After listening to Pavarotti and glorying in the silky tones of ‘Nessun Dorma’, I was reminded recently of bitter memories of England’s footballers at the 1990 world cup. So it is with my wine style of the month, Amarone, which is Italian for impressive bitterness. Again I am prevented from giving you ‘real’ tasting notes thanks to the Covid lockdown restrictions, so I acknowledge with thanks the below notes.
The Corvina grapes are the backbone varietal for the Northern Italian wine blend Valpolicella, with Rondinella and Molinara added to make that dark-cherry coloured wine. Now it was noticed that by leaving the picked grapes to partially raisin in the sun, a richness and fullness was added to the wine and the style was called ‘recioto’, after ‘orrechio’ the Italian for ear, because originally only the riper upper lobes of the bunch, which apparently looked like ears, were selected. Only later were whole bunches used for drying, but the auricular term had caught on by then; Recioto della Valpolicella added sweetness and body to Valpolicella and this improved port-like style caught on.
Now yeast cells cannot ferment grape sugar to alcohol when the alcohol concentration rises above 15.5%. In some fermentations, regarded then as faulty, the amount of yeast added to grape ‘must’ would consume all of the extra concentration of sugar formed by the drying process (or ‘appassimento’), before the extra alcohol had switched off the fermentation. Thus the residual sugar concentration would reduce, the wine would appear to lose its sweetness and become drier in style. This was called ‘recioto scapata’ or ‘ear-like one which had escaped’. As fashions changed the new drier, bitter-sweet style was preferred, and perfected to chocolatey goodness with barrel ageing. It was called Amarone and went on to make millions.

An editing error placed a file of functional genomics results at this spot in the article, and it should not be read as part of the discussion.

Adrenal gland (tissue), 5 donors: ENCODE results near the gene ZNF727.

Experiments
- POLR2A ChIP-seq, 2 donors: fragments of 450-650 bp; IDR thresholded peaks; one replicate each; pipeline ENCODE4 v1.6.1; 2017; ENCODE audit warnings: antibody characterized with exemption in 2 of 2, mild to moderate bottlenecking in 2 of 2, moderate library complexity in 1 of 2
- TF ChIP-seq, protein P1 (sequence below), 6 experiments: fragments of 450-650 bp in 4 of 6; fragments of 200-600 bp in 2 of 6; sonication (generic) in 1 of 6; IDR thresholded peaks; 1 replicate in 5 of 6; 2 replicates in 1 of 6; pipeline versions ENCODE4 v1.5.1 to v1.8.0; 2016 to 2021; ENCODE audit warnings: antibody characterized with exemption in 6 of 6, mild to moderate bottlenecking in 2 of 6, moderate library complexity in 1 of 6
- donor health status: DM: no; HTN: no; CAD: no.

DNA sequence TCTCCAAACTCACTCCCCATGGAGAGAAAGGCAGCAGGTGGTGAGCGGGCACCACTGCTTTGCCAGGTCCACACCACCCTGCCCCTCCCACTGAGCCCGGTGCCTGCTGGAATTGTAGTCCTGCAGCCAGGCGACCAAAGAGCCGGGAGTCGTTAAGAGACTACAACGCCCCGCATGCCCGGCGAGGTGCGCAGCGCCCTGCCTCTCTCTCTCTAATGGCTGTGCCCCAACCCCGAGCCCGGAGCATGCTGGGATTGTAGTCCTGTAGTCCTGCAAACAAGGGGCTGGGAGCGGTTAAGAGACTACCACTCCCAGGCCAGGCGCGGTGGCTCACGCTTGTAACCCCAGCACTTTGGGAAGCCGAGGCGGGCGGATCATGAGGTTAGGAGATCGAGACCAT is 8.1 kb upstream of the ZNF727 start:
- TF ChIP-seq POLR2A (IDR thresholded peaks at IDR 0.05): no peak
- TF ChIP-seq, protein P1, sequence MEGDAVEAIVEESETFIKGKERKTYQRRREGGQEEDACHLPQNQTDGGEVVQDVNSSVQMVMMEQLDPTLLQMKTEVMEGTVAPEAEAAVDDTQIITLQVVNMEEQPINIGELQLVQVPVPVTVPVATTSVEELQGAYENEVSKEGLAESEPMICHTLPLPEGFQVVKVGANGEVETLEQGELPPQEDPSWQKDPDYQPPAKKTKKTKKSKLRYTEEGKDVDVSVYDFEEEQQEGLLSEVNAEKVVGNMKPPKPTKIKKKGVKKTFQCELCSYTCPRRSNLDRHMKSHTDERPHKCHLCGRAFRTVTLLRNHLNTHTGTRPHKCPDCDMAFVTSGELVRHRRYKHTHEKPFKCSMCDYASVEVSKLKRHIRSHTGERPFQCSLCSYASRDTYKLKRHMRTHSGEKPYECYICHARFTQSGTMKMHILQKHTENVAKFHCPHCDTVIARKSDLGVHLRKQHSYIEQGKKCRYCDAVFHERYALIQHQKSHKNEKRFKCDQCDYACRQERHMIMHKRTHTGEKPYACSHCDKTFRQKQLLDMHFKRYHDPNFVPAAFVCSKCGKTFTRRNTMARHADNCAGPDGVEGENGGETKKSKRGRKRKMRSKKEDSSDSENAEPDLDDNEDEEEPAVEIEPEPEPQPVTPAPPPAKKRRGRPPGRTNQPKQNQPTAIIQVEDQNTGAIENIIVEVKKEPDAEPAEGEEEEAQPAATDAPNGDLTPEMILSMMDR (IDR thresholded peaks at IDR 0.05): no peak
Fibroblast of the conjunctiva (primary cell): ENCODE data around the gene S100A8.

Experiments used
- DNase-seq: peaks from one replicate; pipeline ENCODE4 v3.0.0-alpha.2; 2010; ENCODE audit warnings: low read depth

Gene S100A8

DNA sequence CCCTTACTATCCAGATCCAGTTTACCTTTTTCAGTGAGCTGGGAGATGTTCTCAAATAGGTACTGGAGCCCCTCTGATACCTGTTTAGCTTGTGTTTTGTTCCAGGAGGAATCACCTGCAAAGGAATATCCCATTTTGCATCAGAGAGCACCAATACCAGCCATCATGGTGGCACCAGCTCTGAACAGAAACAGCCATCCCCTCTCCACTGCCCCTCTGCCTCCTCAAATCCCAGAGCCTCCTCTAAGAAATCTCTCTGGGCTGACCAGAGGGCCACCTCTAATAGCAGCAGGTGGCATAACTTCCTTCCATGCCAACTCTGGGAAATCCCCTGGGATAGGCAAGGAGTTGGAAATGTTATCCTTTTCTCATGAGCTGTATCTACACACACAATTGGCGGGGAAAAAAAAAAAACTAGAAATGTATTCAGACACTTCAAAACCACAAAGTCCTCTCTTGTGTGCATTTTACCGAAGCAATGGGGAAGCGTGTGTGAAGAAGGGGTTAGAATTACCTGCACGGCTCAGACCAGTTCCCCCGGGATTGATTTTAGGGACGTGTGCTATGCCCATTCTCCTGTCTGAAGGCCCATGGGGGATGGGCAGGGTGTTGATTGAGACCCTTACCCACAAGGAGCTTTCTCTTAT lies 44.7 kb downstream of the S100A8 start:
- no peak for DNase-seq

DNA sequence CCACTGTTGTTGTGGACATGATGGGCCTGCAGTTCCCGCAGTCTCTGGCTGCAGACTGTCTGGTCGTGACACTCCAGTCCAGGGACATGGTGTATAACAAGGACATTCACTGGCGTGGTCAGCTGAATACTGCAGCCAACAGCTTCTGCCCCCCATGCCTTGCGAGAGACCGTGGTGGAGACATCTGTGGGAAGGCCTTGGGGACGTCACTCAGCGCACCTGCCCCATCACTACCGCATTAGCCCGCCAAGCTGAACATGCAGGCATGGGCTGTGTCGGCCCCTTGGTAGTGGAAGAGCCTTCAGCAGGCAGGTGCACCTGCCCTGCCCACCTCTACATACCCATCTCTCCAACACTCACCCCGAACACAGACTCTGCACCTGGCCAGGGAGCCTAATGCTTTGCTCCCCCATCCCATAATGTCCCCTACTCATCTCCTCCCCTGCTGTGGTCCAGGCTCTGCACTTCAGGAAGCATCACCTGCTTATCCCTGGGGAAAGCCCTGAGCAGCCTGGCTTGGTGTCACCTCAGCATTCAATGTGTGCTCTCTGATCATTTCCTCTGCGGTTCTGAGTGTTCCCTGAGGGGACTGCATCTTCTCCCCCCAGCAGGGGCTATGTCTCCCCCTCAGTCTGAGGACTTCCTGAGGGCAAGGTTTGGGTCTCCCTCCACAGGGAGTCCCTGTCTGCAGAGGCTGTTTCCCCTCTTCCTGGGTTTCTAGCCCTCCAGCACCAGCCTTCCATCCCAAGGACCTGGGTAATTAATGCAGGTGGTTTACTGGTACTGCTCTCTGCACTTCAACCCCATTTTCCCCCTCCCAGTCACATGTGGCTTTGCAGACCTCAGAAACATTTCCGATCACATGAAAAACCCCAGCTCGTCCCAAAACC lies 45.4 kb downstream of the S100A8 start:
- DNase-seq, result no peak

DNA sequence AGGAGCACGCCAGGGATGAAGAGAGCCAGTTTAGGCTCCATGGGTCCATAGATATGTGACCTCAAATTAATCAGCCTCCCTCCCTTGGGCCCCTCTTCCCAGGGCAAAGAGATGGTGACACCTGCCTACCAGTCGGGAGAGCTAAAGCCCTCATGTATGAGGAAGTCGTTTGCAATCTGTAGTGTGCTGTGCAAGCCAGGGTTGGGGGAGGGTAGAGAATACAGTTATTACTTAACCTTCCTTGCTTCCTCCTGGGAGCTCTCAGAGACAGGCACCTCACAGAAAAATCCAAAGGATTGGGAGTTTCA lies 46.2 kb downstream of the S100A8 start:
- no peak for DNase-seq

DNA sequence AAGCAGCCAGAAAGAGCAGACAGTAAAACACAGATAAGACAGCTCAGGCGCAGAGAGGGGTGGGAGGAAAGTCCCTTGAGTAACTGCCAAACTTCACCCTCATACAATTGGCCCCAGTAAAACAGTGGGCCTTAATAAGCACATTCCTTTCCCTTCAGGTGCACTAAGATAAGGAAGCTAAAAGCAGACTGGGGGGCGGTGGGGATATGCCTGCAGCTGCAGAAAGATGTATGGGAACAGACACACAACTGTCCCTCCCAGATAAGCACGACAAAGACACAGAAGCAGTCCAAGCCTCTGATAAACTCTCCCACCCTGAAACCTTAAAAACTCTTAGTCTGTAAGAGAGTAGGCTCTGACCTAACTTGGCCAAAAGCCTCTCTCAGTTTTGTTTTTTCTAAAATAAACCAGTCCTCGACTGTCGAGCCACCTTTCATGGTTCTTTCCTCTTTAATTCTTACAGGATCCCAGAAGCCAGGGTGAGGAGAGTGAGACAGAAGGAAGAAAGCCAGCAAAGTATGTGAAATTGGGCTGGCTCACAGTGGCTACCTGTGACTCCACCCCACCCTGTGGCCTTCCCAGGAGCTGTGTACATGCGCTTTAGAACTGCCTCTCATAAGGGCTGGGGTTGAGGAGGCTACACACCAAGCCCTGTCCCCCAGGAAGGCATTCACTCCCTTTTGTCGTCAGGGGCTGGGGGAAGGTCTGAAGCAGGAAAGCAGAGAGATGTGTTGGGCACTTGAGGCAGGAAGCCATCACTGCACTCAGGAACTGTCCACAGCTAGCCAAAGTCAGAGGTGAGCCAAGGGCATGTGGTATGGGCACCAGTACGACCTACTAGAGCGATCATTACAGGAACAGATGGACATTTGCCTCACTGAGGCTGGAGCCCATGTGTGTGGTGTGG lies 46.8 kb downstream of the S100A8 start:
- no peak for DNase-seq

My choice of wines are all dry style Amarones, from the hills near Verona; the wider region of Valpolicella, the upgraded Valpantena area, and finally the highest quality central ‘classico’ region, since the 2010 vintage, all part of the Valpolicella della Amarone DOCG appellation. The more complicated manufacture using the appassimento process does push up the price, so these are necessarily special wines for special occasions.